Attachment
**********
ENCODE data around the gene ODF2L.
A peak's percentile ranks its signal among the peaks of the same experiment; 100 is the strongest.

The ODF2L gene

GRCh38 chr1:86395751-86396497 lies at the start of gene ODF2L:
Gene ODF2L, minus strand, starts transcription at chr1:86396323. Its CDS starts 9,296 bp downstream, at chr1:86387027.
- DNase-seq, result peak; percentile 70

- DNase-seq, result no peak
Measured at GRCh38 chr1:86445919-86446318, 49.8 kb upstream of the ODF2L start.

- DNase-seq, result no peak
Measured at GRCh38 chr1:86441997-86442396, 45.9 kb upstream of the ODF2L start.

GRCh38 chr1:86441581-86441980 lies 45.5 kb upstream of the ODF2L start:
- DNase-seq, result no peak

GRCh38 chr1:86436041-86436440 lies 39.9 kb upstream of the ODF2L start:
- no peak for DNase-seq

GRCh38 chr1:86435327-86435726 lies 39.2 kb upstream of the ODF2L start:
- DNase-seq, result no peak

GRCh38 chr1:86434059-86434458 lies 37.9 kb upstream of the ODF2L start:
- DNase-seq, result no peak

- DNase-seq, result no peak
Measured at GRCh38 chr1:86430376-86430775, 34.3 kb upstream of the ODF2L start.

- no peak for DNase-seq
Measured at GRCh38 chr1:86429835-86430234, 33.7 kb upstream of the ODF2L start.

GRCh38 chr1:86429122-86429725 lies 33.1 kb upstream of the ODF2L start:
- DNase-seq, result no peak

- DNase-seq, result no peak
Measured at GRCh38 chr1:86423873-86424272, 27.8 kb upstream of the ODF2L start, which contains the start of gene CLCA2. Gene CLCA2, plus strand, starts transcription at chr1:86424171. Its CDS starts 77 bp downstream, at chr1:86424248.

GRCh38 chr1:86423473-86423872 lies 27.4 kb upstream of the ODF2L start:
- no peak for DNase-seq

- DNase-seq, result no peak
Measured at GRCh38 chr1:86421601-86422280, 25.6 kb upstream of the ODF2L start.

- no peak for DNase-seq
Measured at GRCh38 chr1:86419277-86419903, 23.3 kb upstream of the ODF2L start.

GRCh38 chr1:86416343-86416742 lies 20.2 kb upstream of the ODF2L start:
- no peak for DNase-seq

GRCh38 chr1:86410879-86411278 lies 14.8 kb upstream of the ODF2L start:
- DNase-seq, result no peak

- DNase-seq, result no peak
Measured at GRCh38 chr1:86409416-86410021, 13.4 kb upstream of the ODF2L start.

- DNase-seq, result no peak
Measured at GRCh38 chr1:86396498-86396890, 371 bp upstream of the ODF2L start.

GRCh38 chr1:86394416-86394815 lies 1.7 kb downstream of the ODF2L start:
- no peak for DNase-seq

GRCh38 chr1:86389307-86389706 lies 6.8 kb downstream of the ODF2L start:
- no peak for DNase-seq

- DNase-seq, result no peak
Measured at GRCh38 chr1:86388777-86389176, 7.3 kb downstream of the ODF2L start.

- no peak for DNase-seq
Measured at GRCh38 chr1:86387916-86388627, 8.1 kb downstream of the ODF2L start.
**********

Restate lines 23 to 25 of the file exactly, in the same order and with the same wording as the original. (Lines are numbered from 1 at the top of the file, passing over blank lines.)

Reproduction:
GRCh38 chr1:86429122-86429725 lies 33.1 kb upstream of the ODF2L start:
- DNase-seq, result no peak

- DNase-seq, result no peak